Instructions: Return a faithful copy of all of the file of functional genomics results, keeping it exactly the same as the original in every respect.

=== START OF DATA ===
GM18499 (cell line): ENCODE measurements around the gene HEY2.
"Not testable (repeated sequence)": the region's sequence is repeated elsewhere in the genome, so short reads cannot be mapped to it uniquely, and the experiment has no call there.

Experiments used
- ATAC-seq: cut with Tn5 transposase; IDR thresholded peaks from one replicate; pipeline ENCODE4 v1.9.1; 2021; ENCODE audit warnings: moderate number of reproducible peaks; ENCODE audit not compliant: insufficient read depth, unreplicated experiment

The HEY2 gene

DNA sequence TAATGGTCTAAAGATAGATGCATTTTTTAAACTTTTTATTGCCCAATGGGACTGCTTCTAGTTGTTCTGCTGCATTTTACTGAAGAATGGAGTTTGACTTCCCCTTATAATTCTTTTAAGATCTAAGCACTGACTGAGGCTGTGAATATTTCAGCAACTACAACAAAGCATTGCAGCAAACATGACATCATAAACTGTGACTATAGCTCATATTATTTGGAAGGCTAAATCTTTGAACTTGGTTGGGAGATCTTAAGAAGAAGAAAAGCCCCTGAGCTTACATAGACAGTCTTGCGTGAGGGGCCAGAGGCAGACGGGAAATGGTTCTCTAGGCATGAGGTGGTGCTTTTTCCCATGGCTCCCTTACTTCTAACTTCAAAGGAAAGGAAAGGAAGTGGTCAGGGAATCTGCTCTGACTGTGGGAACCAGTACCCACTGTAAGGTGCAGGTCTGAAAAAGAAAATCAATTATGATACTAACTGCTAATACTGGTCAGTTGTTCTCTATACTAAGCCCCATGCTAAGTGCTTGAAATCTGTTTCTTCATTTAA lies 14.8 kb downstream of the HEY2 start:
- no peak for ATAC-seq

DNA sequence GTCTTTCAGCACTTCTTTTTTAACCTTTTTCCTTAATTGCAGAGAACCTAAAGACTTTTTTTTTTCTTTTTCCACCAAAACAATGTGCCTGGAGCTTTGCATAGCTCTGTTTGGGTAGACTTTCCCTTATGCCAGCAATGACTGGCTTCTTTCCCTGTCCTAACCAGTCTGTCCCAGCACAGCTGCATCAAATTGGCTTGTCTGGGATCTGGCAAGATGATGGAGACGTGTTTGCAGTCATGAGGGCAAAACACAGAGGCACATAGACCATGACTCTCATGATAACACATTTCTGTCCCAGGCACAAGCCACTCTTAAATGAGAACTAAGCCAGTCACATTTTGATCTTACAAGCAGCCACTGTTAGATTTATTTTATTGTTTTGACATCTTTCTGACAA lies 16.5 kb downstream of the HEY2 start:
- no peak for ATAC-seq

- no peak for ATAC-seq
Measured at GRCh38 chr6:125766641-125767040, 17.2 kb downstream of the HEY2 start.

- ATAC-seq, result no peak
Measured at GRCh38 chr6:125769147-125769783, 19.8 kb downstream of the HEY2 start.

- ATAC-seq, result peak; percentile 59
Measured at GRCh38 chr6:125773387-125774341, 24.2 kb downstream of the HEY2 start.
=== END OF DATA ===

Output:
GM18499 (cell line): ENCODE measurements around the gene HEY2.
"Not testable (repeated sequence)": the region's sequence is repeated elsewhere in the genome, so short reads cannot be mapped to it uniquely, and the experiment has no call there.

Experiments used
- ATAC-seq: cut with Tn5 transposase; IDR thresholded peaks from one replicate; pipeline ENCODE4 v1.9.1; 2021; ENCODE audit warnings: moderate number of reproducible peaks; ENCODE audit not compliant: insufficient read depth, unreplicated experiment

The HEY2 gene

DNA sequence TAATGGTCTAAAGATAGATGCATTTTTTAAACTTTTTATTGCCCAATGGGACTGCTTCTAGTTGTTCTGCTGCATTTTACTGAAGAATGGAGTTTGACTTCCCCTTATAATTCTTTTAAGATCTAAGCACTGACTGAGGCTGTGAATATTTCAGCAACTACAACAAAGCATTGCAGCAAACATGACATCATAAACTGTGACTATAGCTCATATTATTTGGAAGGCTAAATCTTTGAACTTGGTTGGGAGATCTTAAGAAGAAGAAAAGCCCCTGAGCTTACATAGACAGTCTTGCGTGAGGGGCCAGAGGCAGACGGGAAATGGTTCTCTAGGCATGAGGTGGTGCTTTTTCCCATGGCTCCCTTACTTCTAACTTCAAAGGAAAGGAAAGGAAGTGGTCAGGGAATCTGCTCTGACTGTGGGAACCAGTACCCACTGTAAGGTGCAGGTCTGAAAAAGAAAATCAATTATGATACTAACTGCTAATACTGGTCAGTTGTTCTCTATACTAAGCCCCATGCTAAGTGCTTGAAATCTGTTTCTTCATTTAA lies 14.8 kb downstream of the HEY2 start:
- no peak for ATAC-seq

DNA sequence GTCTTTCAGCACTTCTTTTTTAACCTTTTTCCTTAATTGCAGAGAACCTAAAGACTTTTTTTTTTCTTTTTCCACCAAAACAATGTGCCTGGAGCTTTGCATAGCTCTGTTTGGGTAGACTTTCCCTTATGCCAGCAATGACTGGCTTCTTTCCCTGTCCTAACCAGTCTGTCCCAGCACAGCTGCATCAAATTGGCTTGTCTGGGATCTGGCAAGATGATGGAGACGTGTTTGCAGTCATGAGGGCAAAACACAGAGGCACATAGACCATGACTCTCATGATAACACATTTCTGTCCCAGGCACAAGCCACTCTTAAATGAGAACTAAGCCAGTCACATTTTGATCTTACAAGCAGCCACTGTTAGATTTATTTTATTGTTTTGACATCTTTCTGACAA lies 16.5 kb downstream of the HEY2 start:
- no peak for ATAC-seq

- no peak for ATAC-seq
Measured at GRCh38 chr6:125766641-125767040, 17.2 kb downstream of the HEY2 start.

- ATAC-seq, result no peak
Measured at GRCh38 chr6:125769147-125769783, 19.8 kb downstream of the HEY2 start.

- ATAC-seq, result peak; percentile 59
Measured at GRCh38 chr6:125773387-125774341, 24.2 kb downstream of the HEY2 start.